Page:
Department of Justice Seal Department of Justice
FRIDAY, MARCH 16, 2007
(202) 514-2007
TDD (202) 514-1888

Justice Department Moves to Deport Former Nazi Policeman Who Participated in Wartime Persecution of Jews

WASHINGTON—The Justice Department has asked an immigration judge in Chicago to enter an order directing the deportation of Osyp Firishchak, a Chicago resident who served during World War II in the Nazi-sponsored Ukrainian Auxiliary Police (UAP) in German-occupied L’viv, announced Alice S. Fisher, Assistant Attorney General for the Criminal Division. That city, now in western Ukraine, was part of Poland until 1939.

“The UAP actively participated in confining, terrorizing, and then annihilating the Jews of L’viv,” said Assistant Attorney General Fisher. “In seeking the removal of an individual who participated in the Third Reich’s notorious operations against Jewish civilians in L’viv, we reaffirm the principle that the United States will not be a haven for Nazi criminals.”

A charging document filed by the Criminal Division’s Office of Special Investigations (OSI) alleges that Firishchak joined the UAP on Oct. 25, 1941, a few months after the Nazis occupied the city of L’viv, and that he remained in UAP service until shortly before the Nazis and their collaborators fled L’viv in July 1944 in the face of advancing Soviet troops.

Firishchak, now 87, entered the United States in 1949 and became a U.S. citizen in 1954.

A denaturalization lawsuit was filed against Firishchak by OSI in December 2003. In August 2005 a U.S. District Court Judge in Chicago stripped Firishchak of his U.S. citizenship ruling that Firishchak “was a participant in an organization that perpetrated some of the most horrific acts against human decency ever known in history.” He found that Firishchak routinely enforced Nazi anti-Jewish policies in L’viv, took part in operations to “reduce” the Jewish ghetto’s population, and hunted for Jews who attempted to hide or flee. “Firishchak’s shameless attempt to excuse himself from an inexcusable act is cowardly,” the judge wrote. The U.S. Court of Appeals for the Seventh Circuit affirmed the district court’s decision last year. The charging document cites that denaturalization decision as establishing the facts of Firishchak’s participation in the Nazi-sponsored persecution of Jews while serving in the UAP in L’viv.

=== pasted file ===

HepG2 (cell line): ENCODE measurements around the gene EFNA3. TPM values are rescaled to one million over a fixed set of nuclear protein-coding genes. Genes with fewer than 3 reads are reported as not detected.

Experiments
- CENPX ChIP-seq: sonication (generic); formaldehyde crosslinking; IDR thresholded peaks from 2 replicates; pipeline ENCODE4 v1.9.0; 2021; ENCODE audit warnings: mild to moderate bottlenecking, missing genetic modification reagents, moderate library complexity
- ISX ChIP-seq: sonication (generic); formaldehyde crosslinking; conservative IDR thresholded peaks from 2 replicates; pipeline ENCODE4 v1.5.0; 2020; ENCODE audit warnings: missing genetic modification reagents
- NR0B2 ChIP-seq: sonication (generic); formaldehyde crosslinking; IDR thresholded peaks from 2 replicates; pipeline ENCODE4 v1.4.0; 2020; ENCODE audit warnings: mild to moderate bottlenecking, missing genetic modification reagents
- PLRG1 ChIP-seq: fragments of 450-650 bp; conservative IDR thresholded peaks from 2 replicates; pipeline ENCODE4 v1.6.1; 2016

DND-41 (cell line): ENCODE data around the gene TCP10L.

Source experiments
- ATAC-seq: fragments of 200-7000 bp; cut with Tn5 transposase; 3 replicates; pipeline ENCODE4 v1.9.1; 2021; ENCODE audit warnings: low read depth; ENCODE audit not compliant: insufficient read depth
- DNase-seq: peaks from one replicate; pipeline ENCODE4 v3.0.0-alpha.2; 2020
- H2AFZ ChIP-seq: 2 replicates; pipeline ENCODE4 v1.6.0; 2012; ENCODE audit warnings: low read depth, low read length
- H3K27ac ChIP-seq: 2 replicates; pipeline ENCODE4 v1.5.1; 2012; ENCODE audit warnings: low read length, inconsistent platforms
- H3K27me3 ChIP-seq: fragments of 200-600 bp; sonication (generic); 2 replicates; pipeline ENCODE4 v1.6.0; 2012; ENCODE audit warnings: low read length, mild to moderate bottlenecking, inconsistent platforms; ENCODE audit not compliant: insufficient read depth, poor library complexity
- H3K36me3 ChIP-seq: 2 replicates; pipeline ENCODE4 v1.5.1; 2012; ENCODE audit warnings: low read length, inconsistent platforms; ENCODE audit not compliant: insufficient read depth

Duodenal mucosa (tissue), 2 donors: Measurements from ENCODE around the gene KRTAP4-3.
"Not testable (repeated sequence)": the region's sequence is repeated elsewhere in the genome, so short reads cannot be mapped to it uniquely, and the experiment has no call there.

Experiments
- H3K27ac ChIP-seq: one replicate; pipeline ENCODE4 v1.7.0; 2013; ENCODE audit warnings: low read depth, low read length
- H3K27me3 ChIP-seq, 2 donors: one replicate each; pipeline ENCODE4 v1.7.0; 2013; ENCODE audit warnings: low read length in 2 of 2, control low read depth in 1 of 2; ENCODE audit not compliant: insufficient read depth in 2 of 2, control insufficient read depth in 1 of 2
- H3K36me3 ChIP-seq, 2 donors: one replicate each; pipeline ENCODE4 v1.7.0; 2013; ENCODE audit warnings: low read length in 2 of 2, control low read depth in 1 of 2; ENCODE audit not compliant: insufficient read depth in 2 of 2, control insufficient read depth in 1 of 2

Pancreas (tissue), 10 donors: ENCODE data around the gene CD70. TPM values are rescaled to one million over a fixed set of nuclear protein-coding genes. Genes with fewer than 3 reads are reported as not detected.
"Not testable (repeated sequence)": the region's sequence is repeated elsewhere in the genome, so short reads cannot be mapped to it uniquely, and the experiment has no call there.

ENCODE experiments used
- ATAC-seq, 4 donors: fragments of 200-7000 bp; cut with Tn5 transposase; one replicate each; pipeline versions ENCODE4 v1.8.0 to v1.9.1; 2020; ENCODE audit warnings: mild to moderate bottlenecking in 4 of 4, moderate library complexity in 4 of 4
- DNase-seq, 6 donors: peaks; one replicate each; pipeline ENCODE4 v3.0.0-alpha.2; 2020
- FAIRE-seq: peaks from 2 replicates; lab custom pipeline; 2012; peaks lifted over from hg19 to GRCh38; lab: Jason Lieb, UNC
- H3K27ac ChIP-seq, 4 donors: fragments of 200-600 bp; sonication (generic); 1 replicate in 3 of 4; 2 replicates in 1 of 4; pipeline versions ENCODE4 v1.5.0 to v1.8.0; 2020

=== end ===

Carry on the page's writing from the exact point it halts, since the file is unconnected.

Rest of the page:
During the three years of Firishchak’s service, German occupation authorities enacted a series of increasingly repressive measures against the city’s Jews, leading to their ghettoization and ultimately to their mass murder. The Jews of L’viv were first forced to surrender property and wear armbands identifying them as Jews. UAP men routinely enforced these measures, and arrested those Jews who failed to comply. Later, UAP personnel helped forcibly relocate the city’s Jews to an enclosed ghetto, where they lived under horribly inhumane conditions that caused thousands to die from disease, starvation and abuse. Many were used as slave laborers, and large numbers were worked to death.

German authorities then steadily reduced the ghetto’s population by deploying the UAP along with other forces in a series of often bloody operations to seize and forcibly deport thousands of Jews. These victims were sent either to the Belzec killing center for execution in the camp’s gas chambers, to specially designated sites at which they were shot to death en masse, or to forced labor or concentration camps, where most subsequently died of starvation, disease, overwork or mistreatment. Ultimately, the entire ghetto was emptied in this manner, and fewer than 2,000 of the city’s 130,000 Jews survived the war.

“The Nazis and their collaborators in L’viv killed over 100,000 men, women, and children whose only ‘crime’ was being Jewish,” said OSI Director Eli M. Rosenbaum. “Actions like the one taken in the Firishchak case reflect the Justice Department’s unwavering commitment to pursuing justice on behalf of the victims of the Holocaust and other egregious human rights violations.”

Since OSI began operations in 1979, it has won cases against 104 participants in Nazi crimes of persecution, stripping them of U.S. citizenship and/or removing them from this country. In addition, over 175 individuals implicated in wartime Axis crimes have been blocked from entering the United States in recent years as a result of OSI’s “Watch List” program, which is enforced in cooperation with the Department of Homeland Security.

Members of the public are reminded that the charging document contains only allegations and that the government will be required to prove its case before an immigration judge.